During preparation for the CHAMP+ pilot study, a focused series of meetings between members of the investigative team and health care staff (physicians, nurses, health educators) revealed a number of site-specific barriers, including: (1) space constraints; (2) available time of site staff to facilitate the intervention; and (3) need for coordination of refreshments, staffing, and child care materials. Each of these issues was successfully addressed using a solution-focused approach that supported site staff to develop acceptable remedies to each feasibility barrier identified. This approach yielded considerable success as ten sessions of the CHAMP+ program were delivered during the pilot study. However, other programmatic barriers to participation were identified throughout the course of the pilot included issues related to weather, transportation, childcare, and discussion of sensitive topics. Weather appeared as the most frequent programmatic barrier to participation, as the intervention program occurred over the course of the winter and holiday months.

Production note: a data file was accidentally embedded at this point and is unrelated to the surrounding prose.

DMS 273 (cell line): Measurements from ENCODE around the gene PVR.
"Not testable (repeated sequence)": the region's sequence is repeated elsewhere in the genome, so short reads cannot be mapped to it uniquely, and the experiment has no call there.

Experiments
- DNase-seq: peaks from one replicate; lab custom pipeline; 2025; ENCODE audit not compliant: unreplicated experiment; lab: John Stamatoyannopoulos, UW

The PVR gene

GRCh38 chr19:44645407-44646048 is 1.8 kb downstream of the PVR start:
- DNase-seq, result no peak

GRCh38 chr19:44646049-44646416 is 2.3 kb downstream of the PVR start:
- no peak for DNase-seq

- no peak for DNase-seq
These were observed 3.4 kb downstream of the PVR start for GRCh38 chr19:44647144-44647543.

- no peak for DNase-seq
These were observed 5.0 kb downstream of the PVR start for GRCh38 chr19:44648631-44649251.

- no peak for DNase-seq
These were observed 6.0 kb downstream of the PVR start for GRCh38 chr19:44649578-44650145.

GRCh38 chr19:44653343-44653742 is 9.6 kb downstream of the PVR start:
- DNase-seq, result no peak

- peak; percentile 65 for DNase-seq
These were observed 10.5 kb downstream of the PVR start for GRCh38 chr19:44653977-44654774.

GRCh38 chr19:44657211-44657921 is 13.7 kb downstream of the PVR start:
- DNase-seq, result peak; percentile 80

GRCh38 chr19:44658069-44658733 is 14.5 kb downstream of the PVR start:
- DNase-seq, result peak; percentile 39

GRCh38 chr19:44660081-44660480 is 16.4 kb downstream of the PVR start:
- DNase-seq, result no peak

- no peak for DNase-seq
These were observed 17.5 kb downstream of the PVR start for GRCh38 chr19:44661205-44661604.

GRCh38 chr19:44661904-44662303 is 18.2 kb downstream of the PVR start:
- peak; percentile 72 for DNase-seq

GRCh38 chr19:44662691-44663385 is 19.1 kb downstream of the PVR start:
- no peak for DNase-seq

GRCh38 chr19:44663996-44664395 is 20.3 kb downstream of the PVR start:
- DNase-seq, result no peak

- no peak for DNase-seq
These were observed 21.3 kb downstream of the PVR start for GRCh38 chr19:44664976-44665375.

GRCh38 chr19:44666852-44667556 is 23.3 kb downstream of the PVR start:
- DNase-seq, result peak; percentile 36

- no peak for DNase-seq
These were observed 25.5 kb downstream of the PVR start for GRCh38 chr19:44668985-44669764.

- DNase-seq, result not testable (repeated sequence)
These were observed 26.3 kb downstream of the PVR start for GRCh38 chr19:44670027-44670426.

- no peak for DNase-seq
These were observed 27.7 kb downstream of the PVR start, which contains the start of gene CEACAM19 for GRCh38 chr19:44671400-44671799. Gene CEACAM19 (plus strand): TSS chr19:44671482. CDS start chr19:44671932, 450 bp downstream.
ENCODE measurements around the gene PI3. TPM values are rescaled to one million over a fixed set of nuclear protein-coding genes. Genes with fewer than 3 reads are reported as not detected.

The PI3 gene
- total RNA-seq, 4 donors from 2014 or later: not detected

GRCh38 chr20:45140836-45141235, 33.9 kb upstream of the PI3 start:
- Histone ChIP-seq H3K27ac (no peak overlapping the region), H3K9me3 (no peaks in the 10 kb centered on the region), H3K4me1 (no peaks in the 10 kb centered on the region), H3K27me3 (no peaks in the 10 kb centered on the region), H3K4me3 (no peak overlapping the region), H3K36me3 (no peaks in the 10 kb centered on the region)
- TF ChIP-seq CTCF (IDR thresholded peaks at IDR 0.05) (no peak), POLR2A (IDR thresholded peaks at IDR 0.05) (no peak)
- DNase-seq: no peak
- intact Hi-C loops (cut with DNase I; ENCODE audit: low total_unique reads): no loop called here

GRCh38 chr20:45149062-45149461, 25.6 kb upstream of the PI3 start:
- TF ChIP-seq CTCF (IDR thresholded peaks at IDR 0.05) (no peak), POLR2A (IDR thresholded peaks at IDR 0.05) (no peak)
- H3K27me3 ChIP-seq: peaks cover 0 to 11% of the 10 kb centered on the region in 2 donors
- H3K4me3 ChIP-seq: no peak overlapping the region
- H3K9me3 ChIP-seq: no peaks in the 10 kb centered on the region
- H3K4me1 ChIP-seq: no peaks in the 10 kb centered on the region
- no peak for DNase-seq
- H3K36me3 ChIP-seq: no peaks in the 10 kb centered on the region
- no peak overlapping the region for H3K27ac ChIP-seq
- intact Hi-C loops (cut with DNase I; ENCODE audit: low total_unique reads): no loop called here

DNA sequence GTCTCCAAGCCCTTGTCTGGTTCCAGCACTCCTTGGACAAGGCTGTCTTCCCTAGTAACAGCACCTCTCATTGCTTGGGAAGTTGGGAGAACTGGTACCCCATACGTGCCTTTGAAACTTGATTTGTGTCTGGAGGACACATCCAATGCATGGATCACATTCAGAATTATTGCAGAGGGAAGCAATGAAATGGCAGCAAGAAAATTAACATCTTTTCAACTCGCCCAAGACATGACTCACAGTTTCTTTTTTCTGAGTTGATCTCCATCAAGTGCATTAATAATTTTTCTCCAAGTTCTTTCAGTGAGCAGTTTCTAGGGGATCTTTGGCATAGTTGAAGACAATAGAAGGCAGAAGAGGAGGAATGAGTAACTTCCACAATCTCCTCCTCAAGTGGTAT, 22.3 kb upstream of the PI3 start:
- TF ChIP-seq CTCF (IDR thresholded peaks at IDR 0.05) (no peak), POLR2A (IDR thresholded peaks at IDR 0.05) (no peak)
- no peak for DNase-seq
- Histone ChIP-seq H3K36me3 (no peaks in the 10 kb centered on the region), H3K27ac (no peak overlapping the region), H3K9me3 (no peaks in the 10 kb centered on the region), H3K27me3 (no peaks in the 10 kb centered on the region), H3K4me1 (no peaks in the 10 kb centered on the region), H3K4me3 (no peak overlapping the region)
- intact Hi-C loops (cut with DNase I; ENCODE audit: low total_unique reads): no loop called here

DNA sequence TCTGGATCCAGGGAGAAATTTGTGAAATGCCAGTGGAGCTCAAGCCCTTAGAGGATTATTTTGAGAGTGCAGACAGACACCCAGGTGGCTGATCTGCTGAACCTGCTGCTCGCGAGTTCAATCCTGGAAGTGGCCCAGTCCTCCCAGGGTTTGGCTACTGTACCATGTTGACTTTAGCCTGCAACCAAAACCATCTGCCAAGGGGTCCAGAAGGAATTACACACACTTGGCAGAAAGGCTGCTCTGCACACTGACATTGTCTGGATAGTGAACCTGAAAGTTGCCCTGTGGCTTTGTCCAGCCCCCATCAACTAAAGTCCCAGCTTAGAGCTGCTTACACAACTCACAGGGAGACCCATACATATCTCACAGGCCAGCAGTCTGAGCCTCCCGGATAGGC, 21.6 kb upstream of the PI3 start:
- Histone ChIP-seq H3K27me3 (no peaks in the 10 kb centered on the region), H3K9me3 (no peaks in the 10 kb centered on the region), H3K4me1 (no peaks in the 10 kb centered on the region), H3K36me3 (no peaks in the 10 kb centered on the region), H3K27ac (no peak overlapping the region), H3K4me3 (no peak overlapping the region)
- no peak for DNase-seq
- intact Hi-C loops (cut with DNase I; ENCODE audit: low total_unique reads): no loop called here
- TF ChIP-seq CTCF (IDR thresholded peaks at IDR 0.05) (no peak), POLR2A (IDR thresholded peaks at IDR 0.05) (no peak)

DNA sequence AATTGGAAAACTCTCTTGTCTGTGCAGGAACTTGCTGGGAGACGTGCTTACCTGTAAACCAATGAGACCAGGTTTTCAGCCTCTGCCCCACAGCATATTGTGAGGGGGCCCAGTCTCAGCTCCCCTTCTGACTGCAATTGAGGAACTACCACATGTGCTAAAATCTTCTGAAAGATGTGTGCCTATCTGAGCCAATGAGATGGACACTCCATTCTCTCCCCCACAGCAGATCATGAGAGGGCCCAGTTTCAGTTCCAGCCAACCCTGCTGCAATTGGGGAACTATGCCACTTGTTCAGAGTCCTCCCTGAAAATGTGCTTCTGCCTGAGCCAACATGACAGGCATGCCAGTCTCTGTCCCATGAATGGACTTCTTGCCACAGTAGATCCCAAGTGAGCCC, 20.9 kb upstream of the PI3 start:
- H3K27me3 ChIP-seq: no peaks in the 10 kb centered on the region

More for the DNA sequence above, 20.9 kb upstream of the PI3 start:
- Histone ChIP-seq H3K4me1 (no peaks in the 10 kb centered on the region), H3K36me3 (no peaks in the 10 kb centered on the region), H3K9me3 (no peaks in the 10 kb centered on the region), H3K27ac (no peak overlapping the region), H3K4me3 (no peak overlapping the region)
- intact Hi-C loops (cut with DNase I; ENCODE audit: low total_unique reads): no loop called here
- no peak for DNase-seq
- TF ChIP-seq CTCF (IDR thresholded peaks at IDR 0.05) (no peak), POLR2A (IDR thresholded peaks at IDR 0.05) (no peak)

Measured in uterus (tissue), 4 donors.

Although study findings indicated that the intervention was perceived as beneficial to participants, the process evaluation also revealed several areas where the CHAMP+ Family Program needs to be further tailored to meet the needs of families affected by pediatric HIV. Despite the extensive collaborative and planning stages of CHAMP+, HIV-related issues surfaced continued to emerge during program implementation that resulted in further modification of the intervention protocol. For example, participants continually expressed issues of HIV-related secrecy, disclosure and stigma throughout CHAMP+ Family Program intervention sessions: